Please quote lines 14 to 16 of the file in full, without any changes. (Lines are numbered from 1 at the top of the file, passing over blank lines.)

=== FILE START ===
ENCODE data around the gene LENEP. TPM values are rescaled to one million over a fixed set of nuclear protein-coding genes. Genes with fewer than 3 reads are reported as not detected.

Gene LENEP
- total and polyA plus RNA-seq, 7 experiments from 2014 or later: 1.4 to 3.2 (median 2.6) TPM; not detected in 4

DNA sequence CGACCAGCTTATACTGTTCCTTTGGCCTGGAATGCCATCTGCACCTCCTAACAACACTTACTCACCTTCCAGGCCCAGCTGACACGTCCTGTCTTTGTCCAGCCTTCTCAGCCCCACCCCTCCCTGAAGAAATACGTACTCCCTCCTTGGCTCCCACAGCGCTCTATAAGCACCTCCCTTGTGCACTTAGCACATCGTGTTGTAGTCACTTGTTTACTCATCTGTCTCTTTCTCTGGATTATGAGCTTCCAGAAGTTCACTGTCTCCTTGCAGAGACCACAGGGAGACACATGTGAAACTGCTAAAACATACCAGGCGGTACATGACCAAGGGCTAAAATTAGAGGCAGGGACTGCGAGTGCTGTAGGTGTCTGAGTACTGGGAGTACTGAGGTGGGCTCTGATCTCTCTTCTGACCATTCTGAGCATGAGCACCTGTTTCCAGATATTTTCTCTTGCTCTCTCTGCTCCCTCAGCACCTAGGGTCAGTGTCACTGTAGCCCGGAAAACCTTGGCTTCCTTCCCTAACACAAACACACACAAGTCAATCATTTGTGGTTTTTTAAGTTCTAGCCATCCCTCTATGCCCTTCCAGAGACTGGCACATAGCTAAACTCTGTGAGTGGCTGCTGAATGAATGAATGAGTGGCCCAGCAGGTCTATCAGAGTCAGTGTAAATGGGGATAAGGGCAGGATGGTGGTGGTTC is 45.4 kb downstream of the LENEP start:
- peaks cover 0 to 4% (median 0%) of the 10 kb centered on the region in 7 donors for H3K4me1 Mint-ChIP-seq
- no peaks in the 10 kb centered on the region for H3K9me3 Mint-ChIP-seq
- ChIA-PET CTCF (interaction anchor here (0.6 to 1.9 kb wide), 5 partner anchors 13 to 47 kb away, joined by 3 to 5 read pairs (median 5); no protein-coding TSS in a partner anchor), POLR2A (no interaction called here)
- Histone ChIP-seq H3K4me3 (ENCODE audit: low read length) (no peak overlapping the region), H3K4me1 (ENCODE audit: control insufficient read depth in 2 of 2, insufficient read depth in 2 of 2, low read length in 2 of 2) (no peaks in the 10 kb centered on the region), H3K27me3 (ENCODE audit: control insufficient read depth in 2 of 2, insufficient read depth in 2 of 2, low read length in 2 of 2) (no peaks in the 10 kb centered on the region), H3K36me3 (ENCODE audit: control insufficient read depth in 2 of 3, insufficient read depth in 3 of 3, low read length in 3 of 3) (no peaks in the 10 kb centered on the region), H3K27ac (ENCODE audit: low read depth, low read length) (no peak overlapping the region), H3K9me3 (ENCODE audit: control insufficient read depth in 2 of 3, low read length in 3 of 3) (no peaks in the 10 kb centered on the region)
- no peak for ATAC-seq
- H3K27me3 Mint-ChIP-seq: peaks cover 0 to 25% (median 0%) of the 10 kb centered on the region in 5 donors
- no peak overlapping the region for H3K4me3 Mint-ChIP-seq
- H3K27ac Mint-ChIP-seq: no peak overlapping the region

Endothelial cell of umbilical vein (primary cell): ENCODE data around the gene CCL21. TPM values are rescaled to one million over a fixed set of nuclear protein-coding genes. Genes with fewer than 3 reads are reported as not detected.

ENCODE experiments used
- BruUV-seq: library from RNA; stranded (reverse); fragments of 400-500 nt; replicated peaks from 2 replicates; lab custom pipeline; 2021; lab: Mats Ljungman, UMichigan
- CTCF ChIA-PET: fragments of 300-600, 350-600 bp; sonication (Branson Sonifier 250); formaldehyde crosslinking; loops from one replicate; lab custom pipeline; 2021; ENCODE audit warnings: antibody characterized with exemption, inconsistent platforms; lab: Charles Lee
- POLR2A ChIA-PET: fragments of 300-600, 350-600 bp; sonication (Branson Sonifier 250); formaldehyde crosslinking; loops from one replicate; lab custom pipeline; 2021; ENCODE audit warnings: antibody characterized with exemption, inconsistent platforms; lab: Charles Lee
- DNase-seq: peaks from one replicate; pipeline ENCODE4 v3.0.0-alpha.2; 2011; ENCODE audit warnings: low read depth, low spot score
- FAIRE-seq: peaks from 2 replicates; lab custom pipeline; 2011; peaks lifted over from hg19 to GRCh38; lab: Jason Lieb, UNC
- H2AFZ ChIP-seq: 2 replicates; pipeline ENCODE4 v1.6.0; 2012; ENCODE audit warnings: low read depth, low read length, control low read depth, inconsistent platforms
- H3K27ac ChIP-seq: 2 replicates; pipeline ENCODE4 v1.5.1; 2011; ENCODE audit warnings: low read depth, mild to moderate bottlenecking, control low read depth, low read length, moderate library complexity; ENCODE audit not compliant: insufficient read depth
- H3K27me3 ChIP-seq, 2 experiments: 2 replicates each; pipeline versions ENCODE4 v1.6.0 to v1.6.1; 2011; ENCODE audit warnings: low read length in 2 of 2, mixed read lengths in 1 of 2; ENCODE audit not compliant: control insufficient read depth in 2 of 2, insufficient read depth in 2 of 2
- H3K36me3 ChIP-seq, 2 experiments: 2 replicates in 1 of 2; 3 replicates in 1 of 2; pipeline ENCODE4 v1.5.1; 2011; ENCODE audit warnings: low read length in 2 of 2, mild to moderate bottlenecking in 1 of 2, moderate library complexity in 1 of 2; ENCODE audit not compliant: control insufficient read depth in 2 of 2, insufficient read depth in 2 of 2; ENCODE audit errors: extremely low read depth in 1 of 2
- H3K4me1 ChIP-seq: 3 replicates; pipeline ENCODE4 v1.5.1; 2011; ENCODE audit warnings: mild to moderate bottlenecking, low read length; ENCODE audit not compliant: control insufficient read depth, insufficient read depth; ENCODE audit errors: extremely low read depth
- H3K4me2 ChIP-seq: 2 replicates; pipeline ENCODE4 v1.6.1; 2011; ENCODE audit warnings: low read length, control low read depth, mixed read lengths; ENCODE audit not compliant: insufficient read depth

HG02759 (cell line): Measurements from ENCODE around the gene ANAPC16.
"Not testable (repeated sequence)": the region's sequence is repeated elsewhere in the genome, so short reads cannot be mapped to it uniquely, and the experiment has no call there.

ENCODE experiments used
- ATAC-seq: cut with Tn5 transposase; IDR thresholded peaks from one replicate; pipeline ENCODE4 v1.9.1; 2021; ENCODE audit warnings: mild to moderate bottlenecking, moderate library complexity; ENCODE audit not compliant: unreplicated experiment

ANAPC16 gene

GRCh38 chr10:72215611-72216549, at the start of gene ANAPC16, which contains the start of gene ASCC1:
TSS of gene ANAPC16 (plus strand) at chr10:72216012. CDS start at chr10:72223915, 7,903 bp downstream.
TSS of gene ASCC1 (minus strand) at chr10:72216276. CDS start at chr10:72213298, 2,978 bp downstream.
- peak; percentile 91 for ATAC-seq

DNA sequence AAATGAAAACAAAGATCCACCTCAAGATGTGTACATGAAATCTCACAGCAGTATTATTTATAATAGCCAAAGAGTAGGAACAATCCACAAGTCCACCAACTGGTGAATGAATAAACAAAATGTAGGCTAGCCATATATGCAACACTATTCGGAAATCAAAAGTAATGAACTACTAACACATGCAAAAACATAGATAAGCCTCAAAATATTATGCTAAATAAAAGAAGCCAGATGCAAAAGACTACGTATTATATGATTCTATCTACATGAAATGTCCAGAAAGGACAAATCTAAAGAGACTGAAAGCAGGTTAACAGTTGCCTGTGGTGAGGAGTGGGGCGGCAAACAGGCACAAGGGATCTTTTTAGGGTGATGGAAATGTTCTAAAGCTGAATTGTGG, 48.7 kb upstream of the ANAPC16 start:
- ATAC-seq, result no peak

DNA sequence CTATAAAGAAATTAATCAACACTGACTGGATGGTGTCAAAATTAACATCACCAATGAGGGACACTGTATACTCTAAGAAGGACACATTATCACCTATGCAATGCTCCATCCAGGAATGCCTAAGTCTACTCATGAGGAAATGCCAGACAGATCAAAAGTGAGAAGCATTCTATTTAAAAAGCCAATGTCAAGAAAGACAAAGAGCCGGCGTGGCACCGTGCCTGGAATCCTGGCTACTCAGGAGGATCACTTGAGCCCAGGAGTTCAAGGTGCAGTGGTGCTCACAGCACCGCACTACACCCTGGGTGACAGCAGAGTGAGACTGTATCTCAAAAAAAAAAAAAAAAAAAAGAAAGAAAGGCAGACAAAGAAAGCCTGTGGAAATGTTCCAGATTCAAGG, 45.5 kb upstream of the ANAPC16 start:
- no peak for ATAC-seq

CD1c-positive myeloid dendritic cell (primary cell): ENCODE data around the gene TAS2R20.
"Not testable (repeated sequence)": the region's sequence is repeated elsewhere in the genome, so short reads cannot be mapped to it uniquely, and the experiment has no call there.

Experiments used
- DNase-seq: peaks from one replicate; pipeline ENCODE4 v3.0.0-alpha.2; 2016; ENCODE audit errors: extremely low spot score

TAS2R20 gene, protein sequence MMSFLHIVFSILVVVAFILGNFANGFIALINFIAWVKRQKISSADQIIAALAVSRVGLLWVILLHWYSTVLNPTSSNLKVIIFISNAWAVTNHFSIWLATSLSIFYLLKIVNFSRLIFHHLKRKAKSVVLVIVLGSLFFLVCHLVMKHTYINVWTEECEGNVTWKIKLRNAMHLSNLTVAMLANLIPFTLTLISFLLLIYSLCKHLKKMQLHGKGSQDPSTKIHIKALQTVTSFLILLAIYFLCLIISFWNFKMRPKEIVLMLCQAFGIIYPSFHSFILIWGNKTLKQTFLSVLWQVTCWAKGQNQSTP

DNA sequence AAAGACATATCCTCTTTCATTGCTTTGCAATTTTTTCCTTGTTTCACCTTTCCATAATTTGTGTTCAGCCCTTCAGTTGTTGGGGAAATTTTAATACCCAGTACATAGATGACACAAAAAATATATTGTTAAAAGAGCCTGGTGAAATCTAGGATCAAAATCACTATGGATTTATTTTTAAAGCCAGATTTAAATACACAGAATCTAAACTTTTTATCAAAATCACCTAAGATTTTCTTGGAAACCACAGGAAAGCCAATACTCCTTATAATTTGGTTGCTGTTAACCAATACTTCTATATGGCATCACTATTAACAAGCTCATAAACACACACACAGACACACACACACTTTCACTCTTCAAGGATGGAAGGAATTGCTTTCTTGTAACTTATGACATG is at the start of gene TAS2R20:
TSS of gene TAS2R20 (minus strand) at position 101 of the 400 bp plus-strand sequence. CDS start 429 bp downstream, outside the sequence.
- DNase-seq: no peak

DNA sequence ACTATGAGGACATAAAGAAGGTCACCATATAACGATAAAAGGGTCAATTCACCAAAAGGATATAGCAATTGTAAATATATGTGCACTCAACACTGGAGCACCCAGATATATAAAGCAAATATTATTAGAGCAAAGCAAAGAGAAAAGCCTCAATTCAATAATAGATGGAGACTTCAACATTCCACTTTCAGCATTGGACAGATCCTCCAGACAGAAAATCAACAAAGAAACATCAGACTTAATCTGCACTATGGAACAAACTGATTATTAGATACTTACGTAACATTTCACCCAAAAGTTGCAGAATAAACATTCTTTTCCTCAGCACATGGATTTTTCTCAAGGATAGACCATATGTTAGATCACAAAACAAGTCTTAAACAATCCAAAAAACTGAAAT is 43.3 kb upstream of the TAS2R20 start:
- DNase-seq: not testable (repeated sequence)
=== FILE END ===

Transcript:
ENCODE experiments used
- BruUV-seq: library from RNA; stranded (reverse); fragments of 400-500 nt; replicated peaks from 2 replicates; lab custom pipeline; 2021; lab: Mats Ljungman, UMichigan
- CTCF ChIA-PET: fragments of 300-600, 350-600 bp; sonication (Branson Sonifier 250); formaldehyde crosslinking; loops from one replicate; lab custom pipeline; 2021; ENCODE audit warnings: antibody characterized with exemption, inconsistent platforms; lab: Charles Lee